5. Train the partners. A useful method for solving problems is the SARA approach. SARA stands for scanning, analysis, response, and assessment. This approach is at the heart of problem-oriented policing. The partnership will have been formed with some problem in mind, but using the SARA process will allow you to be more specific about the nature of the problem and what is contributing to it. This will lead you to identify solutions that focus tightly on the problem, and to determine whether what the partnership did to address the problem worked. Training in the essentials of SARA should happen at the very early stages of the partnership.
6. Decide on a plan of action. If you know which problems will be specifically addressed by the partnership, this is the time to spell out the responsibilities and activities of the different partners. To keep partners involved in the process, assign them specific tasks to be completed by the next meeting.
7. Assess the effectiveness of your plan of action. Did the partnership achieve its goals? Another guide in this series, Assessing Responses to Problems: An Introductory Guide for Police Problem-Solvers, can be a useful analytical tool.
8. Discuss the future of the partnership. You can continue working towards the original goal, identify new problems that need to be addressed and determine a plan of action for dealing with it, or dissolve the group.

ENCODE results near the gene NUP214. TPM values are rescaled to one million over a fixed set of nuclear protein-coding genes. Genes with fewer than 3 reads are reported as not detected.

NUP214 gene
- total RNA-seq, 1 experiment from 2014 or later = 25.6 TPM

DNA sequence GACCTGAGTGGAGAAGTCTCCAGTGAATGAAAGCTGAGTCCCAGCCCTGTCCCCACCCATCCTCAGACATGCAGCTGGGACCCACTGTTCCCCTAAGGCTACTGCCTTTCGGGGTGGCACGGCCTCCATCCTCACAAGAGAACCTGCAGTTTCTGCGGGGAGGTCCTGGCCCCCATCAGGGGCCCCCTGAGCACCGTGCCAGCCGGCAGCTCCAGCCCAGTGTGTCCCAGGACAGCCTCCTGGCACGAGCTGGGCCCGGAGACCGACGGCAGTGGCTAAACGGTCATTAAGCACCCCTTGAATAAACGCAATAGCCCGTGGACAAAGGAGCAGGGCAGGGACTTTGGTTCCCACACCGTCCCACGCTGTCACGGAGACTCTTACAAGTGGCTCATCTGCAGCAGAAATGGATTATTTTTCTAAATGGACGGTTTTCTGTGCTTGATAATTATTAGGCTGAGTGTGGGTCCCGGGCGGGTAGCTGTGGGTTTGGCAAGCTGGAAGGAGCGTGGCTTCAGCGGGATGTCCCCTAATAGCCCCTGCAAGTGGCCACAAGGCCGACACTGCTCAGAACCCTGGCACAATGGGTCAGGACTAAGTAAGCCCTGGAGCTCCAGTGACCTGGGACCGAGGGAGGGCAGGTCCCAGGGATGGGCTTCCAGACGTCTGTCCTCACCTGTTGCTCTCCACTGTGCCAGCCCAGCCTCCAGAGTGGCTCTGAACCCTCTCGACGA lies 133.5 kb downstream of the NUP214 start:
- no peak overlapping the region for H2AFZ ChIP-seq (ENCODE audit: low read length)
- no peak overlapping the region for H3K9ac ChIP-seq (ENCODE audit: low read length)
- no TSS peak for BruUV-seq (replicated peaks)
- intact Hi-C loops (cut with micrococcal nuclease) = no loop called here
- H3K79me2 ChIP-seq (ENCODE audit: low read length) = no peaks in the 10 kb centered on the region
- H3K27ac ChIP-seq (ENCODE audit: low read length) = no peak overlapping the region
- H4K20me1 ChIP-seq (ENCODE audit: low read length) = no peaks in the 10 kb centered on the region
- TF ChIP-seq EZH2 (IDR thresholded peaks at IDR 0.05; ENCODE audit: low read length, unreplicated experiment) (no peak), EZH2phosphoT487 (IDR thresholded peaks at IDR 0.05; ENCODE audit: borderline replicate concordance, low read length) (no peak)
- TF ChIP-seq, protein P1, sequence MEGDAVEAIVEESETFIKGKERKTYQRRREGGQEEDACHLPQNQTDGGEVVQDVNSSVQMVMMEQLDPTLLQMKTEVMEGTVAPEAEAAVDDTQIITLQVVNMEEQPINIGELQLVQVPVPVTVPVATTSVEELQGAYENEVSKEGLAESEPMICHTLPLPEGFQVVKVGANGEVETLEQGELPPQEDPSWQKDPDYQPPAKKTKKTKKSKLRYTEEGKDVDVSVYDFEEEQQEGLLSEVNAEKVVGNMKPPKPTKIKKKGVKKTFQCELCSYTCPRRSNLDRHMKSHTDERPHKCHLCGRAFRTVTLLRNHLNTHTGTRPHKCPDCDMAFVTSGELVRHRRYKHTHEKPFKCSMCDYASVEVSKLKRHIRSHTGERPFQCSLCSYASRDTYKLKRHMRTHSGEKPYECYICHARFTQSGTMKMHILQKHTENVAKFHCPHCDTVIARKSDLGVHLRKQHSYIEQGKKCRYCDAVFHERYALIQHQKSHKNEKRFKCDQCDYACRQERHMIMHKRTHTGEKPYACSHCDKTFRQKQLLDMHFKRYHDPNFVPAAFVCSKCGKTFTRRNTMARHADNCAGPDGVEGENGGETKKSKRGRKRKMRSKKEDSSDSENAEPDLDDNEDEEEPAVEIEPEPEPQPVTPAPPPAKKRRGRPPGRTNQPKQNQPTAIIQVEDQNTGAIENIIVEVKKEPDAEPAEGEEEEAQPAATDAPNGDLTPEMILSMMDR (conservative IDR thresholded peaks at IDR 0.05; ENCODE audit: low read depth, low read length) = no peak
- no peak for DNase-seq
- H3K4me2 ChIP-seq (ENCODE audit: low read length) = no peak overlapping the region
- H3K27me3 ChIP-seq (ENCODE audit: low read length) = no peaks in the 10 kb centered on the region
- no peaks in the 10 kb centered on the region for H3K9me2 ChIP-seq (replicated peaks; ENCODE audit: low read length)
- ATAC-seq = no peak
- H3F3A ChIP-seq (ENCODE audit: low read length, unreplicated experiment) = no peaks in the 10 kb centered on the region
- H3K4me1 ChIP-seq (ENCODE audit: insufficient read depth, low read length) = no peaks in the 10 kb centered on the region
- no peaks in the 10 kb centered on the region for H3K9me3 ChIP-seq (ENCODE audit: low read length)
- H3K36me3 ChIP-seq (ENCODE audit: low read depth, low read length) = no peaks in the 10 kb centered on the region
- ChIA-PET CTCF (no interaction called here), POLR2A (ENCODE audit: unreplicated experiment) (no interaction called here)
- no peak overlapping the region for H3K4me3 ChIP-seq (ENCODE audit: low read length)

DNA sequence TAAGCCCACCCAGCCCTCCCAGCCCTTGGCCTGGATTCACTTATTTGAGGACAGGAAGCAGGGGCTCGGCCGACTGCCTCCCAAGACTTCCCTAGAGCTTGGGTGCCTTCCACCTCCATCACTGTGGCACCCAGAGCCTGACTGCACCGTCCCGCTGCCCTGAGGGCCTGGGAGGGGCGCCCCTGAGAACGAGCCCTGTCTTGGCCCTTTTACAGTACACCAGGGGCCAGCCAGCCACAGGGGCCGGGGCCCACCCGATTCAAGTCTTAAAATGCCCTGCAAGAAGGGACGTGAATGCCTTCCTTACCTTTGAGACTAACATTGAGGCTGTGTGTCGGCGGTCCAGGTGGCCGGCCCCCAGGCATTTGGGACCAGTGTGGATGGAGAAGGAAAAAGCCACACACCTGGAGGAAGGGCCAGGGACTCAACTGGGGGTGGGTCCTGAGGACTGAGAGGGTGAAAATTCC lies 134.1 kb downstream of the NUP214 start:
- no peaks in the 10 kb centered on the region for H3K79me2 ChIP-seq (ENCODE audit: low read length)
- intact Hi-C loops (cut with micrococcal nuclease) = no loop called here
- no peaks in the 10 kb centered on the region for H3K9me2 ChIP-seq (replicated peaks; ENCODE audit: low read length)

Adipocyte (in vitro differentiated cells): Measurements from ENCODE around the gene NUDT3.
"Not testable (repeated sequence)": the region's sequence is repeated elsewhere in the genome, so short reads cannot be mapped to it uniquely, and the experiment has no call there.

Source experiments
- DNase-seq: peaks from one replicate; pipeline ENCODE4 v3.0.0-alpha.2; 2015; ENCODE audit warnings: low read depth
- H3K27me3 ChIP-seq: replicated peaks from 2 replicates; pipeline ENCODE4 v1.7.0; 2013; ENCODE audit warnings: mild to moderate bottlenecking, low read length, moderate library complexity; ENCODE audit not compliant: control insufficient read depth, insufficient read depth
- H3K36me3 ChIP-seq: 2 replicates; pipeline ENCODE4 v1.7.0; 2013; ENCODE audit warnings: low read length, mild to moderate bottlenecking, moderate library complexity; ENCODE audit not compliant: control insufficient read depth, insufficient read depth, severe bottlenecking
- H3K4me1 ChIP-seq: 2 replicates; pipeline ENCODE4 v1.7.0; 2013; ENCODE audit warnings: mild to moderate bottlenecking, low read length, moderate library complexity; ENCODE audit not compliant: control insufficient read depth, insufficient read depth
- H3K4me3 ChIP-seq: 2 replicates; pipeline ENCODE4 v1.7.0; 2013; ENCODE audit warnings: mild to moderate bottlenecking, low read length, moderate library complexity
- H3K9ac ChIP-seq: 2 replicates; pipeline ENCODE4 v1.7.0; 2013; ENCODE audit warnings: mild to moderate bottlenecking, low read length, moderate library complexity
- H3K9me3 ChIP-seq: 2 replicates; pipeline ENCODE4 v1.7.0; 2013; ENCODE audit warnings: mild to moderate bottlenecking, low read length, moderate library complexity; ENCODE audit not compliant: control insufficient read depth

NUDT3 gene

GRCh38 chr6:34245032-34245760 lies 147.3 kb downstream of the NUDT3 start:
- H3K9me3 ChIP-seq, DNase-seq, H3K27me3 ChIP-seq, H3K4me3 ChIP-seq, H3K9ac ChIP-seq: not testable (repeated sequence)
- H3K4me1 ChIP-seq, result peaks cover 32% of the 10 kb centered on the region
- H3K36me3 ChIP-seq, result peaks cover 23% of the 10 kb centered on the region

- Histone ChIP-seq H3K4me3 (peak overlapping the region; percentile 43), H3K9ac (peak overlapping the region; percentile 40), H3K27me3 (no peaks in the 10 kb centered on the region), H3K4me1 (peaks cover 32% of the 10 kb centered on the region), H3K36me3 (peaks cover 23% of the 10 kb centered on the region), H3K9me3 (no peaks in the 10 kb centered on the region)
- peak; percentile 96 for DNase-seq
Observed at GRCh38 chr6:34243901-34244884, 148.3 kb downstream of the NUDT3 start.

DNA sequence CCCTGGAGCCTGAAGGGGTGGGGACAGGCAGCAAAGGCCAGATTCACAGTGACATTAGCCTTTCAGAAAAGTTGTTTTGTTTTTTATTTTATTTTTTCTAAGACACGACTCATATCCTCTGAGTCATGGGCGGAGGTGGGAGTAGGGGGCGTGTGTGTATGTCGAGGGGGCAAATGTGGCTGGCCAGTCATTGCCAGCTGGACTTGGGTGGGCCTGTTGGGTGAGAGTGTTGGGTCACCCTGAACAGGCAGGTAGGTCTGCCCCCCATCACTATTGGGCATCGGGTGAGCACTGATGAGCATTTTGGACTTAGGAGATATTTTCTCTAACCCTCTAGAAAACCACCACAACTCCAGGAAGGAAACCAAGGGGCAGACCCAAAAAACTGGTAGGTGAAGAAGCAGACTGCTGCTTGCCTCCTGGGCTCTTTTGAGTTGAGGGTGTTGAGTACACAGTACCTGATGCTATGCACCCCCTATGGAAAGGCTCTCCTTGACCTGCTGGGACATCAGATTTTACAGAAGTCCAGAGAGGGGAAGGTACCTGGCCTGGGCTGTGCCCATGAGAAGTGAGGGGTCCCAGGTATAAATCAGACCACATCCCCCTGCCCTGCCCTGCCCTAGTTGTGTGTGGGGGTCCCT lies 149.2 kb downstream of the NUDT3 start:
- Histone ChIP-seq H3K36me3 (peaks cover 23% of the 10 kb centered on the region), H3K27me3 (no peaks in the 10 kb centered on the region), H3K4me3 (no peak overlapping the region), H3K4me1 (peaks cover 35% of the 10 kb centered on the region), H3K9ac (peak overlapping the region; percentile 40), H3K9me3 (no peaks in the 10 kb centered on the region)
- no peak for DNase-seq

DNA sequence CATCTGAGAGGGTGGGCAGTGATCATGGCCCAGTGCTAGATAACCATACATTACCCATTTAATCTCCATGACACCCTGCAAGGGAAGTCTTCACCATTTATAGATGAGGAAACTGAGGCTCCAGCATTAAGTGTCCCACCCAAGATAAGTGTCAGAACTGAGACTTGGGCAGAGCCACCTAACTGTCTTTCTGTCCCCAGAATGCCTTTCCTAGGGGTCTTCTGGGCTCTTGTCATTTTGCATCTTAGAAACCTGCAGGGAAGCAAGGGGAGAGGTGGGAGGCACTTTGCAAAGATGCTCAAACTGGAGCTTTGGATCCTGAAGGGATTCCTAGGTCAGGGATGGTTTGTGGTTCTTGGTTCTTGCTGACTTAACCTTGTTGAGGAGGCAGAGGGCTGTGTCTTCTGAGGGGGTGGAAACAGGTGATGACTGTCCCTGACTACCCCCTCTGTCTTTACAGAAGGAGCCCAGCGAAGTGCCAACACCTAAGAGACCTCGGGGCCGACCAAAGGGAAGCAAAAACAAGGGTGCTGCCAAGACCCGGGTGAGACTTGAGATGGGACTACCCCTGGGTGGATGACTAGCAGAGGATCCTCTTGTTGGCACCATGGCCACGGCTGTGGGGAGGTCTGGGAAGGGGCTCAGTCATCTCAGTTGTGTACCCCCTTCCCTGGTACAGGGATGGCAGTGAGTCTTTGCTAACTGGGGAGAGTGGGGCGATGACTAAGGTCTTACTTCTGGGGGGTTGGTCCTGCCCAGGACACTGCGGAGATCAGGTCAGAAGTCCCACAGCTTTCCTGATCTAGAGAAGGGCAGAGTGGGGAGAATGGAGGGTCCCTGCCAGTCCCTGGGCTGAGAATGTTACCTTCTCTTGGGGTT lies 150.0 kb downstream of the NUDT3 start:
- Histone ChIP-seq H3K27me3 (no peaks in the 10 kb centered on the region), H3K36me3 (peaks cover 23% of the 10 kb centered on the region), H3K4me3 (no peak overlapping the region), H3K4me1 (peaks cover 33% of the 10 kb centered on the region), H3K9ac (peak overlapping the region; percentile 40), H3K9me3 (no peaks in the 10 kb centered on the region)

There may be business networks in place, such as BIDs or chambers of commerce, that you can build upon in creating a partnership. There are several advantages to this approach. First, the existing network will provide a ready forum to introduce the police personnel involved in the problem- solving effort, to discuss the problem of crime in the area or among a particular business sector, and to develop ideas and solutions. Second, working through an existing network can lend legitimacy to partnership activities—assuming that the network is favorably viewed by target businesses. Third, resources that would otherwise have been expended identifying potential partners and organizing the partnership can be applied directly toward the problem-solving process.60
Using existing networks also has a downside. Some groups require members to pay dues, which could very well prevent smaller businesses from joining—the very businesses that are often disproportionately affected by crime. In addition, if the network does not represent certain business sectors, the most appropriate crime prevention measures might not be implemented. For example, in order to address the problems associated with rowdy behavior by drunken bar patrons at closing time, it only makes sense to build upon an existing business network that includes many or most of the local bars and taverns. If the majority of members are liquor retailers, the group will likely not be much help in designing an effective remedial strategy. In addition, where many targeted businesses are not members of the network, building upon the network may alienate those businesses, particularly if there is a history of conflict between members and non-members. Finally, there is always the possibility that the network's other priorities will derail or otherwise influence the crime prevention effort, especially where there is too much reliance on the group and its resources.61